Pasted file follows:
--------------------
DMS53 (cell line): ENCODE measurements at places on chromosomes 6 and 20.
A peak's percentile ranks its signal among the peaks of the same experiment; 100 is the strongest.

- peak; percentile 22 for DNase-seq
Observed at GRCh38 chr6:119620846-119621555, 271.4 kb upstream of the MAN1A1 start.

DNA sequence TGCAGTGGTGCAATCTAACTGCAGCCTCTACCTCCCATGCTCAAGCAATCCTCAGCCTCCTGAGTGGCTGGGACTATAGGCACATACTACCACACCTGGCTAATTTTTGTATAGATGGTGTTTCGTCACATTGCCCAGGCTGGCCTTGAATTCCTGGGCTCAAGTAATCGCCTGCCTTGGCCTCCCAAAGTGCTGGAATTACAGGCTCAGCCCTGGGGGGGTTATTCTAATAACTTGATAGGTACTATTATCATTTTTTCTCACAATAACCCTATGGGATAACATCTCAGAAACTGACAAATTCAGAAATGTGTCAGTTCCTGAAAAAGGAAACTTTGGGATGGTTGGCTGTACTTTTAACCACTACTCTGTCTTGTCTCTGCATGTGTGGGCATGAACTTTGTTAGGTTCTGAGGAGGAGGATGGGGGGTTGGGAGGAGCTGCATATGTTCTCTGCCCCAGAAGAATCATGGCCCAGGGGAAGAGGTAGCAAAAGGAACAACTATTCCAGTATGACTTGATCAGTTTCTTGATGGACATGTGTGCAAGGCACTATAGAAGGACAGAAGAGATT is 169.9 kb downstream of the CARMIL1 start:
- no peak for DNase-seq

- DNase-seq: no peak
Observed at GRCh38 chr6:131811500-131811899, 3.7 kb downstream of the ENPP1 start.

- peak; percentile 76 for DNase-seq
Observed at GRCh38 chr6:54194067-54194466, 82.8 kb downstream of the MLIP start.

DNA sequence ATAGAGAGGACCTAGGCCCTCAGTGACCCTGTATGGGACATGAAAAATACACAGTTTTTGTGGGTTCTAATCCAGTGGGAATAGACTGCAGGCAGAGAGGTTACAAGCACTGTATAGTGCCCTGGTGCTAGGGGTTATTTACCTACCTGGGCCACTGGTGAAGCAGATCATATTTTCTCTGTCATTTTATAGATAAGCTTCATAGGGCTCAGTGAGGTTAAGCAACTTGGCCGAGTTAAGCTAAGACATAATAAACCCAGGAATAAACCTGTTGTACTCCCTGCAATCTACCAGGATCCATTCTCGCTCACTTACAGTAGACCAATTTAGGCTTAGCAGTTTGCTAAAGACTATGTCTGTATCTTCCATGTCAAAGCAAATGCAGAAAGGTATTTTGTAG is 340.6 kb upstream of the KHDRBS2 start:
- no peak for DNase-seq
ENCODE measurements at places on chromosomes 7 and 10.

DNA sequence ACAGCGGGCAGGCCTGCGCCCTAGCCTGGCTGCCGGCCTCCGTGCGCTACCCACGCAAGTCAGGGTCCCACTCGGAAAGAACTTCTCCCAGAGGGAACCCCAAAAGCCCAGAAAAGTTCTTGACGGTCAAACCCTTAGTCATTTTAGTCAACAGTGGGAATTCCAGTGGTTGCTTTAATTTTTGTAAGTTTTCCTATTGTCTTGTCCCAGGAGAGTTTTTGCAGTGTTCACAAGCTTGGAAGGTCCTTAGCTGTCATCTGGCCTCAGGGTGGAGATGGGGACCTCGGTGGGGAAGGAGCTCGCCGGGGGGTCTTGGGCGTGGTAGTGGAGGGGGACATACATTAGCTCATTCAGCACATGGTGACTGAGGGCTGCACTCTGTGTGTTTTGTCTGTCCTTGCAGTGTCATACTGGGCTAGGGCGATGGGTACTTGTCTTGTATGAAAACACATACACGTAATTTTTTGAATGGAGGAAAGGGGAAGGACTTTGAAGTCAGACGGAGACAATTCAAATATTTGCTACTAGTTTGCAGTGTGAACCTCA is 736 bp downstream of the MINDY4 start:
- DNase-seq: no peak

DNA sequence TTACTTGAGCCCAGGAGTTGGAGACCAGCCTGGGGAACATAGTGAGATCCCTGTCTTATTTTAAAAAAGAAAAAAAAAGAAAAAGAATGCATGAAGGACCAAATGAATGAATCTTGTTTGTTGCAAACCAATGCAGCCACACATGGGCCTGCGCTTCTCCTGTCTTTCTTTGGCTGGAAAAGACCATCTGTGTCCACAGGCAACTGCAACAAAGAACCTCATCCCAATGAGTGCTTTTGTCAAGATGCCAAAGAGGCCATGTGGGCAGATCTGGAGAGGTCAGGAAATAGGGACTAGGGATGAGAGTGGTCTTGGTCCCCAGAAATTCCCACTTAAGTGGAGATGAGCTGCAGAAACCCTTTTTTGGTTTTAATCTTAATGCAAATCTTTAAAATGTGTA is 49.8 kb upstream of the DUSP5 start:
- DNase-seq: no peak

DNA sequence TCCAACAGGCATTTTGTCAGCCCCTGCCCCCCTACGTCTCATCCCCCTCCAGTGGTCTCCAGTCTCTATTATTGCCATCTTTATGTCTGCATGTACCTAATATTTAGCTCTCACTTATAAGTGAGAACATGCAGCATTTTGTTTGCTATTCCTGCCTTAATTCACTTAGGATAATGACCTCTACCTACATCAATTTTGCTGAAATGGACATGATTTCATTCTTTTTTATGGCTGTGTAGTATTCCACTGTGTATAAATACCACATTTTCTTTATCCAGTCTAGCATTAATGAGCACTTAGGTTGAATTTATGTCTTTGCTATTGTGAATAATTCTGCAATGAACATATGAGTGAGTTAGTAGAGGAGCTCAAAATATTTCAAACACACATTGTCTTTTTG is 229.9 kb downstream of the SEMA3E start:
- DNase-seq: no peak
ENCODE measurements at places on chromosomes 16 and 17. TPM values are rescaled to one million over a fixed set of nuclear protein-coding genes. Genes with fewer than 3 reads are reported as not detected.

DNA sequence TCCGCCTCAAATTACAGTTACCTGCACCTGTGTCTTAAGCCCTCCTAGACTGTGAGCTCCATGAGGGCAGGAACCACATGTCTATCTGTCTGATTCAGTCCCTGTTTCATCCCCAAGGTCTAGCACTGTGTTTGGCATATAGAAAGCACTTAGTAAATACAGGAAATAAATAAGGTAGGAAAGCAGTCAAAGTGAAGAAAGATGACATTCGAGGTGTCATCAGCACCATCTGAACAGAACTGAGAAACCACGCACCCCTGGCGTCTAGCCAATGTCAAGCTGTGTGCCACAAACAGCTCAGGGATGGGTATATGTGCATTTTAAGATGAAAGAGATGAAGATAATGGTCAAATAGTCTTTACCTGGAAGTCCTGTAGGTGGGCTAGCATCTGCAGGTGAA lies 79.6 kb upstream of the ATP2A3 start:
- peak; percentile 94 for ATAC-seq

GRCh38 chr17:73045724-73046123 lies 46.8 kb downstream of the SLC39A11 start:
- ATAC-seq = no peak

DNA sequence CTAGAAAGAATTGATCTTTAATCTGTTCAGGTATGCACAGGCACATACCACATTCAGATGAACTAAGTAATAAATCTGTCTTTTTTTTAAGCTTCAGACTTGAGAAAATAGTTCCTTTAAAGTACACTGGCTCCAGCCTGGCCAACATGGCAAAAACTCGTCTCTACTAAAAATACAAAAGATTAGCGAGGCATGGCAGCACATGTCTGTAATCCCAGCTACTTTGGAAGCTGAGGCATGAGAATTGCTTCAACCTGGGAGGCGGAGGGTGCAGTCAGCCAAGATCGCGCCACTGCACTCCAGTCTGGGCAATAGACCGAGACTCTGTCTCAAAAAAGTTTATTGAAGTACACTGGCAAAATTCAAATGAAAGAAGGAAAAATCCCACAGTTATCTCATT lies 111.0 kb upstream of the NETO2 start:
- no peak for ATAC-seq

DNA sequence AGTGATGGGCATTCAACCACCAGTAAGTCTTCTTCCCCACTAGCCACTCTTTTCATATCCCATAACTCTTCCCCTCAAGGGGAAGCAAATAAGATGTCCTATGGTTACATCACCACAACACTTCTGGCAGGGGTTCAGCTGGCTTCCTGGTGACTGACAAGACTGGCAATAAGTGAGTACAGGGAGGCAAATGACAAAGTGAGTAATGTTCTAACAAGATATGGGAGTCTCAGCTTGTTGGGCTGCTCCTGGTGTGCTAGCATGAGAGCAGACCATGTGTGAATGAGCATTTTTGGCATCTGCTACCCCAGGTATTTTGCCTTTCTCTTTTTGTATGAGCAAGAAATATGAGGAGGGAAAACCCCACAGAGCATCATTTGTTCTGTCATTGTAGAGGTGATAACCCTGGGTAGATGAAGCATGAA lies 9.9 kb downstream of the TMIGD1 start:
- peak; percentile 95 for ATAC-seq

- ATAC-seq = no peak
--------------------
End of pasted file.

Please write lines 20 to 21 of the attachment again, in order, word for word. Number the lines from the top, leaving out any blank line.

ENCODE measurements at places on chromosomes 16 and 17. TPM values are rescaled to one million over a fixed set of nuclear protein-coding genes. Genes with fewer than 3 reads are reported as not detected.

DNA sequence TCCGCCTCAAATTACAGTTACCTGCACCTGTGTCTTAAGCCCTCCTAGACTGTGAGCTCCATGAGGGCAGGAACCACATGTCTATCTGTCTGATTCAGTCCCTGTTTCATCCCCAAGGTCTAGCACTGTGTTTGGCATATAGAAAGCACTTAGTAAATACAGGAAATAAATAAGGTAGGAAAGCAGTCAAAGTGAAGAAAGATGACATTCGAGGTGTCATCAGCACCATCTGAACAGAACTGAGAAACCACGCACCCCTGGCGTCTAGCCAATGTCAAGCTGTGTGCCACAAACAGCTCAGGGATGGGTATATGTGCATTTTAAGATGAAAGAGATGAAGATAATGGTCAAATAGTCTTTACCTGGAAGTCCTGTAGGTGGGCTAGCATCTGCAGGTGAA lies 79.6 kb upstream of the ATP2A3 start: